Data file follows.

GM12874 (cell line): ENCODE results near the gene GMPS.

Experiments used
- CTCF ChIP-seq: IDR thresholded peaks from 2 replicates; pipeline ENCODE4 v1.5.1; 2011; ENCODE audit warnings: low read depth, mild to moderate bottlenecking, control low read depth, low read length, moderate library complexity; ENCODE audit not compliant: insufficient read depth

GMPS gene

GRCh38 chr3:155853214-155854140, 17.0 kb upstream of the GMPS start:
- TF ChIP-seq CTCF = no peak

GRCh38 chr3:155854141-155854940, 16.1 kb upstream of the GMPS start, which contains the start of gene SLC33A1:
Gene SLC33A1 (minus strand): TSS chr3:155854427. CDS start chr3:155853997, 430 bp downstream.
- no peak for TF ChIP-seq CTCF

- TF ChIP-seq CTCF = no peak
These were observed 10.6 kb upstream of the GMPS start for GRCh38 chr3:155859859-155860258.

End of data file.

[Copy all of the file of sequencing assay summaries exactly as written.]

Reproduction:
GM12874 (cell line): ENCODE results near the gene GMPS.

Experiments used
- CTCF ChIP-seq: IDR thresholded peaks from 2 replicates; pipeline ENCODE4 v1.5.1; 2011; ENCODE audit warnings: low read depth, mild to moderate bottlenecking, control low read depth, low read length, moderate library complexity; ENCODE audit not compliant: insufficient read depth

GMPS gene

GRCh38 chr3:155853214-155854140, 17.0 kb upstream of the GMPS start:
- TF ChIP-seq CTCF = no peak

GRCh38 chr3:155854141-155854940, 16.1 kb upstream of the GMPS start, which contains the start of gene SLC33A1:
Gene SLC33A1 (minus strand): TSS chr3:155854427. CDS start chr3:155853997, 430 bp downstream.
- no peak for TF ChIP-seq CTCF

- TF ChIP-seq CTCF = no peak
These were observed 10.6 kb upstream of the GMPS start for GRCh38 chr3:155859859-155860258.